More than 50% of Australians living with back pain develop mental health issues after having chronic pain, according to a leading orthopaedic surgeon from the Western Australian Institute for Medical Research.

Professor Melloh, quoted at theconversation.com, stated that it was plausible that the stress of severe back pain had influenced the mind, and that this had led to depression and other mental illnesses.

Professor Melloh also went on to suggest that “people with mental health issues might be more sensitive to pain, and have a lower pain threshold”.

So where’s the link?
The side-effects of both chronic back pain and depression are similar: they include sleep disturbances, loss of appetite, lack of energy and decreased physical activity, all of which exacerbate each other.

And according to webmd.com, the overlap between depression and chronic pain comes from shared neurotransmitters, brain chemicals that act as messengers travelling between nerves. Depression and chronic pain also share some of the same nerve pathways.

Research studying those with both chronic back pain and depression reports more intense pain, less control and more unhealthy coping strategies.

The Australian Institute of Health and Welfare reports that Australians living with back pain are 2.5 times more likely to experience depression and 1.8 times more likely to report anxiety.

But according to spine-health.com, depression is the most common emotion associated with chronic back pain, but the main concern with treating the depression is diagnosis. Back pain symptoms are often at the forefront of any visit to the doctor, so depression takes a back seat.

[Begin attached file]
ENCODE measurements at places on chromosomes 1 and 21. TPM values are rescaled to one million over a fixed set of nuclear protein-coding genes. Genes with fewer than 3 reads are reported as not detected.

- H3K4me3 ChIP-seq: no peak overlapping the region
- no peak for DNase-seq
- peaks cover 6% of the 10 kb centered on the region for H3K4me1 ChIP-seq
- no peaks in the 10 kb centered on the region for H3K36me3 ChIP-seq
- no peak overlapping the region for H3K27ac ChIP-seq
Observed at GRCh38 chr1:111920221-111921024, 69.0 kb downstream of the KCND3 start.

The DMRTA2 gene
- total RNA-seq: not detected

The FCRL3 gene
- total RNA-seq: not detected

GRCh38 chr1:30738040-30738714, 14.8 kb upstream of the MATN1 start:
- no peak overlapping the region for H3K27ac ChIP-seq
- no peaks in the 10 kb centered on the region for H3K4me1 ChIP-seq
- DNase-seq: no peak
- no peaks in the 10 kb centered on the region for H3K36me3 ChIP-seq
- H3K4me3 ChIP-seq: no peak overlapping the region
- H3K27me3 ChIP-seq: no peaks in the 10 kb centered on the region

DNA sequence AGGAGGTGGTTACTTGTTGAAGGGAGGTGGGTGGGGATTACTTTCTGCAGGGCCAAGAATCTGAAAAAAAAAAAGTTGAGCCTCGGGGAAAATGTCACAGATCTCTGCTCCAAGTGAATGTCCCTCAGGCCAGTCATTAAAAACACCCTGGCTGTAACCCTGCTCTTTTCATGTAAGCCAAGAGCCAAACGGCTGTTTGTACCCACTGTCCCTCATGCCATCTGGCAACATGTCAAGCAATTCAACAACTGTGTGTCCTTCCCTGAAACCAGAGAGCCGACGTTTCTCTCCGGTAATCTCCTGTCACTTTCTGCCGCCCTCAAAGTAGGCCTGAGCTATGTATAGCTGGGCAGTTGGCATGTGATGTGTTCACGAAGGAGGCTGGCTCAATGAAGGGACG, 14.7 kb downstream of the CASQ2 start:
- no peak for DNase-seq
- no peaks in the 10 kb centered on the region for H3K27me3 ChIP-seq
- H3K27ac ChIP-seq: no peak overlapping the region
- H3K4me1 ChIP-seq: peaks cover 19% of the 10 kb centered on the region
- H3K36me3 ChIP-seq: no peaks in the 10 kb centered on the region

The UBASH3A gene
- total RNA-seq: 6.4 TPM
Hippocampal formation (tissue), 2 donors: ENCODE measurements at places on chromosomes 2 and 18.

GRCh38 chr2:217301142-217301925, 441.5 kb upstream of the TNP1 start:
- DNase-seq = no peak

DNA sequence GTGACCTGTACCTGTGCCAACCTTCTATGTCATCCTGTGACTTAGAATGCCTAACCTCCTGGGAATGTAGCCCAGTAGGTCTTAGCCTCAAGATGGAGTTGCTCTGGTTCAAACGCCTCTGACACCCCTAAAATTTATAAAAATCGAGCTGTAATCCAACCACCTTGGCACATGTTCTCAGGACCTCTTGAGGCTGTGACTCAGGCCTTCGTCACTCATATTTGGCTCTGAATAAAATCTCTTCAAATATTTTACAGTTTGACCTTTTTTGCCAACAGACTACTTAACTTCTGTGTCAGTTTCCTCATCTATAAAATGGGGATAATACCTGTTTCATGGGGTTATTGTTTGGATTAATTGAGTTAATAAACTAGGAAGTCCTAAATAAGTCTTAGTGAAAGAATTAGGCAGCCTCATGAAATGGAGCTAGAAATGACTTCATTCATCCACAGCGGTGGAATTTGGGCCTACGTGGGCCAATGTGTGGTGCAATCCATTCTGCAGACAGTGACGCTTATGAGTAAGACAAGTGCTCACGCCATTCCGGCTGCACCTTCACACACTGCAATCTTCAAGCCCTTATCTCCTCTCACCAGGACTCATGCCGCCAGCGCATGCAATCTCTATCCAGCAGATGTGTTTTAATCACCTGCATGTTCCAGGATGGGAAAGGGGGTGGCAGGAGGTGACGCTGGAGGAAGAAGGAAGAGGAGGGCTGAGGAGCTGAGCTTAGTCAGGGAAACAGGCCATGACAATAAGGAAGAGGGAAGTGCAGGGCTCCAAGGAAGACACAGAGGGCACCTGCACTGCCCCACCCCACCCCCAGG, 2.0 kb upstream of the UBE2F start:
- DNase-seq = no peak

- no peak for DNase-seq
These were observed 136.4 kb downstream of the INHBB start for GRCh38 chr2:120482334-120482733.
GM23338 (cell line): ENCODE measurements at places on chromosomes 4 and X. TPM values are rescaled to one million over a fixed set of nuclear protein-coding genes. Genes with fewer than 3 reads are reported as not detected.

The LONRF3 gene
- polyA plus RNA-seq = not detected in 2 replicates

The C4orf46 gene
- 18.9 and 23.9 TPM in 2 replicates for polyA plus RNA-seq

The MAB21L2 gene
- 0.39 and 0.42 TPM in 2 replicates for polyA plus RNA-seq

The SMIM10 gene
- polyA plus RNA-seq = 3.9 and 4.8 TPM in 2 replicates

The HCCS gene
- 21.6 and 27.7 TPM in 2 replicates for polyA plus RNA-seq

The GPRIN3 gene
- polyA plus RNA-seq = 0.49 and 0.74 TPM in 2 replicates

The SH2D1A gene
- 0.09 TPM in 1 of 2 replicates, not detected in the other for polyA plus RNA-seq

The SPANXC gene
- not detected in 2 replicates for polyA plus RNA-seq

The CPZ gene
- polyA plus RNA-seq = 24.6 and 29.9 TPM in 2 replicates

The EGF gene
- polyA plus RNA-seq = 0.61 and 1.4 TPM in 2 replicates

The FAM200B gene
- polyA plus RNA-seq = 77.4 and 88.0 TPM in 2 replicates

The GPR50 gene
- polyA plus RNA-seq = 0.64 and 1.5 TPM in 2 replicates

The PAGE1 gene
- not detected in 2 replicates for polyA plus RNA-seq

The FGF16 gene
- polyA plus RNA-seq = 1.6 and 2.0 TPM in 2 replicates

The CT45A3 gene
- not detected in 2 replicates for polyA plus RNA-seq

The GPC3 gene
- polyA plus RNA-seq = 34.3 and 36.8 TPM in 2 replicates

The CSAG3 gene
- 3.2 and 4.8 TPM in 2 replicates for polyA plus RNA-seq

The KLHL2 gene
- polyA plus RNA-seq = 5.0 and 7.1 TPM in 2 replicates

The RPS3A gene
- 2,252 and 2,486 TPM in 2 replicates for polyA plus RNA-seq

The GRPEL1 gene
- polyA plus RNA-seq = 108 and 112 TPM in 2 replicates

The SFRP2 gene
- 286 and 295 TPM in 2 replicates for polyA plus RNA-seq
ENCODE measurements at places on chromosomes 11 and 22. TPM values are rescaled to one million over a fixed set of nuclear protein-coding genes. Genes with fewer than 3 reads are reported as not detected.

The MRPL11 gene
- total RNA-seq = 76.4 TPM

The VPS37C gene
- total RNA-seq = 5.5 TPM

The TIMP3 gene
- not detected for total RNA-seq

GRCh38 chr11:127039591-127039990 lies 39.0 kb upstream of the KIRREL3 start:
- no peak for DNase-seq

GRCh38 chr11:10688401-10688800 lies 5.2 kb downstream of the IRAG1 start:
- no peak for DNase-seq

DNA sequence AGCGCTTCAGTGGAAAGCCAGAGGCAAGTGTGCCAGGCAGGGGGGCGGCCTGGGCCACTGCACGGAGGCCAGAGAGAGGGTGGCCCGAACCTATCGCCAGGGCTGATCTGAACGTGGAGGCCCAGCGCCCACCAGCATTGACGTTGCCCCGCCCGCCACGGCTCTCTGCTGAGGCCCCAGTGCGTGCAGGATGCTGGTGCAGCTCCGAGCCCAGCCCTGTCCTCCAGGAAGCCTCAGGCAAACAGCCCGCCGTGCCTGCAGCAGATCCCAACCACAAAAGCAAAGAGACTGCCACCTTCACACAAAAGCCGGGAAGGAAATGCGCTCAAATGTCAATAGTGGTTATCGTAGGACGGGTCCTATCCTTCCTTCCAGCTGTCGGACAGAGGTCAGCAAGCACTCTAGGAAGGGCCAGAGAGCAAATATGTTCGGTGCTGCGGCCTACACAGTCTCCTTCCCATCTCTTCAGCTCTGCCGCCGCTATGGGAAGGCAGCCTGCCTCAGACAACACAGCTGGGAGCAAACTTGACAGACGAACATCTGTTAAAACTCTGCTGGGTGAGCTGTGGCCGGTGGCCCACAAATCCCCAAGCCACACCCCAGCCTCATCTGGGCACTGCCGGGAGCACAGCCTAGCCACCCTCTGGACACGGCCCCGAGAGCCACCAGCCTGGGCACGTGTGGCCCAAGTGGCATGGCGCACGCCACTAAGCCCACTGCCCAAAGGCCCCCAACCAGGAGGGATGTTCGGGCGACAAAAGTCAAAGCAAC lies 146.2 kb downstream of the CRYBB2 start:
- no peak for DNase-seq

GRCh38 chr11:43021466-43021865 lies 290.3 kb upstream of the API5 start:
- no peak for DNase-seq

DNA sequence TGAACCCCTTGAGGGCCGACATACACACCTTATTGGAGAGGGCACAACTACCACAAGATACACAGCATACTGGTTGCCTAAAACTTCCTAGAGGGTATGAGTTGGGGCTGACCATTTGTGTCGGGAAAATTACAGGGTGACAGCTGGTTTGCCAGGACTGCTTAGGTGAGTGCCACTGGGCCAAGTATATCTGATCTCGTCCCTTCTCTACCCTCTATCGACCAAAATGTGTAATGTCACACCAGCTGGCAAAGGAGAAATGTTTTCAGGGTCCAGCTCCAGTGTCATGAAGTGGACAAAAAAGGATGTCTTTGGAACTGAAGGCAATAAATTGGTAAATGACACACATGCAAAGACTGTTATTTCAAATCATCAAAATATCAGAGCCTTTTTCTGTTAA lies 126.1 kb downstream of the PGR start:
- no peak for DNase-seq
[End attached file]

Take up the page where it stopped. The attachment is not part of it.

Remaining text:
How to treat depression and chronic back pain together
Once diagnosed, there are ways to treat both chronic back pain and depression simultaneously.

Some antidepressants are used to treat both pain and depression, to reduce the perception of pain.

And depending on your level of health, and advice from your practitioner, it is thought that exercise is a great way to not only increase your back and core strength, but also help to ease depression by releasing the same brain chemicals that antidepressant medications release.

You might also be interested in Beyond medicine: Treating pain outside the doctor’s office

Cognitive Therapy is also an approach that works for many, as research indicates that mental pain can help to improve chronic pain. Cognitive therapy can teach a person how to change these thought patterns and improve the experience of pain. This is also a proven treatment for depression.

If you think that you’re suffering from depression, please contact your doctor, or seek additional information from www.beyondblue.org.au

Additional resources:

http://theconversation.com/mental-illness-more-common-in-those-with-back-problems-8538
http://healthsciences.curtin.edu.au/news_back_pain_mental_health.cfm
http://www.webmd.com/depression/guide/depression-chronic-pain